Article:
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Hi-Fi World

September 2020

Within This Issue...
A Bright Future For Musical Enjoyment
Editorial By Noel Keywood


Hi-Fi World September 2020


  It's been said many times that loudspeakers are all the same – and going nowhere. Two or three Rice Kellogg drivers in a box that date in concept from 1925. Not a lot has changed in the last 95 years! Yep, it's all been refined and computers have made their contribution but multiple Rice Kellogg drivers in a box is one old idea with lots of weaknesses, most of which are little discussed. Reason being their manufacturers would rather not talk about what's wrong with multiple drivers in a box, or worse they don't even know.

Bringing me to our lead review this month of the fascinating Magneplanar LRS loudspeaker, that you can read about on p10. This flat open panel has no box and no Rice Kellogg drivers. It throws the whole design proposition out of the window. So if you are a conscientious objector to modern loudspeakers, as some are, try this one! We'd like to know what you think, as would readers, so write in if you get to hear them.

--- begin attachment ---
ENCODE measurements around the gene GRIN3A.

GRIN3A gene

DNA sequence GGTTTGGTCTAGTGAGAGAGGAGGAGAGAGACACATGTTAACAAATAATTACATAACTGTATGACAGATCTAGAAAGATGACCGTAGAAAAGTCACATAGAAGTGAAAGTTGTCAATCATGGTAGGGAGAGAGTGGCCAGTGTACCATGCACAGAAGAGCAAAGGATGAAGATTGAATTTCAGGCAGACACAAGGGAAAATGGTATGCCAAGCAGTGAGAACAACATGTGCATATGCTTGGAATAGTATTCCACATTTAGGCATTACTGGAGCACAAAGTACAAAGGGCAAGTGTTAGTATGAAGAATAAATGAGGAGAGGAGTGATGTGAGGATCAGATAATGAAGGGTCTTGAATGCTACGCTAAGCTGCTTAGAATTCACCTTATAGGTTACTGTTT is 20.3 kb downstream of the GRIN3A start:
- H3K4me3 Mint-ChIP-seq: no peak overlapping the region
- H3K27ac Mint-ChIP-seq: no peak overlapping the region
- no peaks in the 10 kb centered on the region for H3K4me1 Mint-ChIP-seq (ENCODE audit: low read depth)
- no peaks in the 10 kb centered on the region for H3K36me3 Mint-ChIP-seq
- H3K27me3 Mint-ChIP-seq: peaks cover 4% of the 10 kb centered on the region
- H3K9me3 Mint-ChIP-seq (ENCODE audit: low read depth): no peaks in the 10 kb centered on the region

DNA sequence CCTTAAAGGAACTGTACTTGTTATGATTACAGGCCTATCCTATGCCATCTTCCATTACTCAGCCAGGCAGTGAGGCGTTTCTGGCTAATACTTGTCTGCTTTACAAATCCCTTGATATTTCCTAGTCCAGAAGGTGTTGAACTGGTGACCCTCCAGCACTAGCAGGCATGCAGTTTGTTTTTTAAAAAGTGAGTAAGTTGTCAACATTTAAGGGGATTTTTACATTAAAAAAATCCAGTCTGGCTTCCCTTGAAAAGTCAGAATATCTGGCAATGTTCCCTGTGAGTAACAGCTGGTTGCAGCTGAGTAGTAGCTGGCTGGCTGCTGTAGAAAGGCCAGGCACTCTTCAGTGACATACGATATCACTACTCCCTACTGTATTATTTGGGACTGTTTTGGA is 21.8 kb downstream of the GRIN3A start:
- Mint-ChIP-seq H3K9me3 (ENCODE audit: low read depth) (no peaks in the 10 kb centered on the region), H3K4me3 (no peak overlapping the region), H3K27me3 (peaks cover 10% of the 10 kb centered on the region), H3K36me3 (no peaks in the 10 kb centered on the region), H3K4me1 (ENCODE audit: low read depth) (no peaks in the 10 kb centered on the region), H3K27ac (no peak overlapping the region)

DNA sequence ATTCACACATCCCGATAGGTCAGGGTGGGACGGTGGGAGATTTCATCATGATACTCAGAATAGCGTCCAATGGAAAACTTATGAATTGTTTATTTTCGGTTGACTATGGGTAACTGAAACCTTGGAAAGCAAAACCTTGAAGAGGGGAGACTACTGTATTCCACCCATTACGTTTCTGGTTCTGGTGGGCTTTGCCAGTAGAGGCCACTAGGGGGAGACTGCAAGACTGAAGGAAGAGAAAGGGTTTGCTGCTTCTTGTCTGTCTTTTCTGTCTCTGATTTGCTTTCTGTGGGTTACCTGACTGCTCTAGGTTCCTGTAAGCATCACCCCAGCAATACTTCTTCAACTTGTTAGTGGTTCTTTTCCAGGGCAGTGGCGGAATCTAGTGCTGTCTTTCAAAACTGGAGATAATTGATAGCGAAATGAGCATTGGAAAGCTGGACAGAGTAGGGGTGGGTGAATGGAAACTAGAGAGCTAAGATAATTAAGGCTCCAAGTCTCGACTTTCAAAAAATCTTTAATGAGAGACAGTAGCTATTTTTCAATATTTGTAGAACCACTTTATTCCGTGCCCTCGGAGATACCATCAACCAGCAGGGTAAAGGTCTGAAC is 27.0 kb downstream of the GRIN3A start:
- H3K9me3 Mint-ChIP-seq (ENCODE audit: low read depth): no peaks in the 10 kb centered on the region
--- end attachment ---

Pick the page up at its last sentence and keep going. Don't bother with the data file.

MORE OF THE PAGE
Hi-Fi World September 2020


The sound of valves is always bubbling under. Pro-Ject's Pre Box Ultra RS2 on p17, reviewed by Chris Frankland, has no fewer than four of them inside to offer the unique valve sound, as a switchable alternative to pesky transistors. As a reviewer who has drifted into valves almost by accident and has become a convert, Chris grapples with modern complexity and "old fashioned" sound in this review.

Valves get another nod with iFi's iPhono3 Black Label phono stage, that you'll find on p83. No valves inside, but they allude to "tube state" circuitry (valves / tubes being the same). I'm a deep sceptic here, but the iPhono3 did indeed have some of the loveliness of valve sound – an easy natural quality – that eludes most silicon chip based phono stages.

Since better fundamental design techniques and resultant circuitry, lost to chip designers surrounded by application notes, give improved sound, there's hope yet for transistors, as there is for loudspeakers when they finally get to break away from 95 year old technologies. I see – potentially – a bright future for musical enjoyment and this issue captures some of the ways we might get there. 


--- Noel Keywood, editor.




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